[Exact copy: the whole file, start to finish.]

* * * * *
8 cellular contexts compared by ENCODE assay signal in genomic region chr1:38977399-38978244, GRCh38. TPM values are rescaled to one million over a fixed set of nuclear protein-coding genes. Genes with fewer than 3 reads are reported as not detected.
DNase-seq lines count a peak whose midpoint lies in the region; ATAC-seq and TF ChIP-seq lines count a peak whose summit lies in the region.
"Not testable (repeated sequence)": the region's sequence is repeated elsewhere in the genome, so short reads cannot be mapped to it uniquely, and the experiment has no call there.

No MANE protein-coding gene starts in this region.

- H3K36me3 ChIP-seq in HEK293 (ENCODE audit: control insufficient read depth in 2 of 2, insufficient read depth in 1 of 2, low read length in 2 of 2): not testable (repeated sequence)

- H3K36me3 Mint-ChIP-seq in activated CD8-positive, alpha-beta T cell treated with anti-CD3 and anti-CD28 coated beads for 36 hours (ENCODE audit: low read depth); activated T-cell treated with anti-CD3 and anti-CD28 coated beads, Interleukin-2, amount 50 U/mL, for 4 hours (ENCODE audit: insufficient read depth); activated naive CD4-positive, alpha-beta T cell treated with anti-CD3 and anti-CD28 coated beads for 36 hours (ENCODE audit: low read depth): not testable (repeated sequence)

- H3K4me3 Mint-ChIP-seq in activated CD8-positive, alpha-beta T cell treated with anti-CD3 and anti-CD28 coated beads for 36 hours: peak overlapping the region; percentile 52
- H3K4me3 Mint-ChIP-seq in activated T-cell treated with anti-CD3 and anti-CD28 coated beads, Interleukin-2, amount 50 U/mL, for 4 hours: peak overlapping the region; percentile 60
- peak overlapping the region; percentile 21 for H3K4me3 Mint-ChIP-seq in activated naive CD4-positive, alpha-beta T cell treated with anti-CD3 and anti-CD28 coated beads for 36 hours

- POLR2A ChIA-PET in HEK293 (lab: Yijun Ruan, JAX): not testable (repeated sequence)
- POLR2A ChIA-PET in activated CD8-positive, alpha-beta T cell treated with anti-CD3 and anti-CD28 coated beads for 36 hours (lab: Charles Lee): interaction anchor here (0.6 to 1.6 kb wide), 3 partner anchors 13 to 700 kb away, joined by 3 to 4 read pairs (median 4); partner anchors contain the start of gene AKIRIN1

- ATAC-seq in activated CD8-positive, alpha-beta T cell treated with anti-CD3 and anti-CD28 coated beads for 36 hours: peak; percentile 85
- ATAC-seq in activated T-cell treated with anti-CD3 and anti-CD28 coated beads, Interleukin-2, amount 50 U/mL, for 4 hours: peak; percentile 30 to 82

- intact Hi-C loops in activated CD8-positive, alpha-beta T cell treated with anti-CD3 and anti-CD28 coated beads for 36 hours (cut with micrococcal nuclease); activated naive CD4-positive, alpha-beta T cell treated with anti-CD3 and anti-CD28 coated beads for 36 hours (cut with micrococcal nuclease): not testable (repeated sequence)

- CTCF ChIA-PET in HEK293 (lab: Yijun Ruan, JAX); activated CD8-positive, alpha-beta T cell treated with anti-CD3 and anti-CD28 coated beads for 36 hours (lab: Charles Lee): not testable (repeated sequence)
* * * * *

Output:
8 cellular contexts compared by ENCODE assay signal in genomic region chr1:38977399-38978244, GRCh38. TPM values are rescaled to one million over a fixed set of nuclear protein-coding genes. Genes with fewer than 3 reads are reported as not detected.
DNase-seq lines count a peak whose midpoint lies in the region; ATAC-seq and TF ChIP-seq lines count a peak whose summit lies in the region.
"Not testable (repeated sequence)": the region's sequence is repeated elsewhere in the genome, so short reads cannot be mapped to it uniquely, and the experiment has no call there.

No MANE protein-coding gene starts in this region.

- H3K36me3 ChIP-seq in HEK293 (ENCODE audit: control insufficient read depth in 2 of 2, insufficient read depth in 1 of 2, low read length in 2 of 2): not testable (repeated sequence)

- H3K36me3 Mint-ChIP-seq in activated CD8-positive, alpha-beta T cell treated with anti-CD3 and anti-CD28 coated beads for 36 hours (ENCODE audit: low read depth); activated T-cell treated with anti-CD3 and anti-CD28 coated beads, Interleukin-2, amount 50 U/mL, for 4 hours (ENCODE audit: insufficient read depth); activated naive CD4-positive, alpha-beta T cell treated with anti-CD3 and anti-CD28 coated beads for 36 hours (ENCODE audit: low read depth): not testable (repeated sequence)

- H3K4me3 Mint-ChIP-seq in activated CD8-positive, alpha-beta T cell treated with anti-CD3 and anti-CD28 coated beads for 36 hours: peak overlapping the region; percentile 52
- H3K4me3 Mint-ChIP-seq in activated T-cell treated with anti-CD3 and anti-CD28 coated beads, Interleukin-2, amount 50 U/mL, for 4 hours: peak overlapping the region; percentile 60
- peak overlapping the region; percentile 21 for H3K4me3 Mint-ChIP-seq in activated naive CD4-positive, alpha-beta T cell treated with anti-CD3 and anti-CD28 coated beads for 36 hours

- POLR2A ChIA-PET in HEK293 (lab: Yijun Ruan, JAX): not testable (repeated sequence)
- POLR2A ChIA-PET in activated CD8-positive, alpha-beta T cell treated with anti-CD3 and anti-CD28 coated beads for 36 hours (lab: Charles Lee): interaction anchor here (0.6 to 1.6 kb wide), 3 partner anchors 13 to 700 kb away, joined by 3 to 4 read pairs (median 4); partner anchors contain the start of gene AKIRIN1

- ATAC-seq in activated CD8-positive, alpha-beta T cell treated with anti-CD3 and anti-CD28 coated beads for 36 hours: peak; percentile 85
- ATAC-seq in activated T-cell treated with anti-CD3 and anti-CD28 coated beads, Interleukin-2, amount 50 U/mL, for 4 hours: peak; percentile 30 to 82

- intact Hi-C loops in activated CD8-positive, alpha-beta T cell treated with anti-CD3 and anti-CD28 coated beads for 36 hours (cut with micrococcal nuclease); activated naive CD4-positive, alpha-beta T cell treated with anti-CD3 and anti-CD28 coated beads for 36 hours (cut with micrococcal nuclease): not testable (repeated sequence)

- CTCF ChIA-PET in HEK293 (lab: Yijun Ruan, JAX); activated CD8-positive, alpha-beta T cell treated with anti-CD3 and anti-CD28 coated beads for 36 hours (lab: Charles Lee): not testable (repeated sequence)